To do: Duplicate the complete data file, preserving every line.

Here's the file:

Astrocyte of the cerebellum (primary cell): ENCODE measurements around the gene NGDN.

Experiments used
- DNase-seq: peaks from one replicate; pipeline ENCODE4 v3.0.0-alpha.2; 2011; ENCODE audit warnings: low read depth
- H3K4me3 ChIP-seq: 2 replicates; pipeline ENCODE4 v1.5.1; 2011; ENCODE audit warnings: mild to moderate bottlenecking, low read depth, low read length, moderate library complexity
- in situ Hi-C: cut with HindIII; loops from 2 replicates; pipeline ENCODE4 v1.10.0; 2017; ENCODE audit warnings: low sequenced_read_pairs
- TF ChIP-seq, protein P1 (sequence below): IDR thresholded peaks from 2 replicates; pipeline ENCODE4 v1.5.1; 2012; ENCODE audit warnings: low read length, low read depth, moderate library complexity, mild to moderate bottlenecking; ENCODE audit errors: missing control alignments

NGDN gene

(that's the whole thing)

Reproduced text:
Astrocyte of the cerebellum (primary cell): ENCODE measurements around the gene NGDN.

Experiments used
- DNase-seq: peaks from one replicate; pipeline ENCODE4 v3.0.0-alpha.2; 2011; ENCODE audit warnings: low read depth
- H3K4me3 ChIP-seq: 2 replicates; pipeline ENCODE4 v1.5.1; 2011; ENCODE audit warnings: mild to moderate bottlenecking, low read depth, low read length, moderate library complexity
- in situ Hi-C: cut with HindIII; loops from 2 replicates; pipeline ENCODE4 v1.10.0; 2017; ENCODE audit warnings: low sequenced_read_pairs
- TF ChIP-seq, protein P1 (sequence below): IDR thresholded peaks from 2 replicates; pipeline ENCODE4 v1.5.1; 2012; ENCODE audit warnings: low read length, low read depth, moderate library complexity, mild to moderate bottlenecking; ENCODE audit errors: missing control alignments

NGDN gene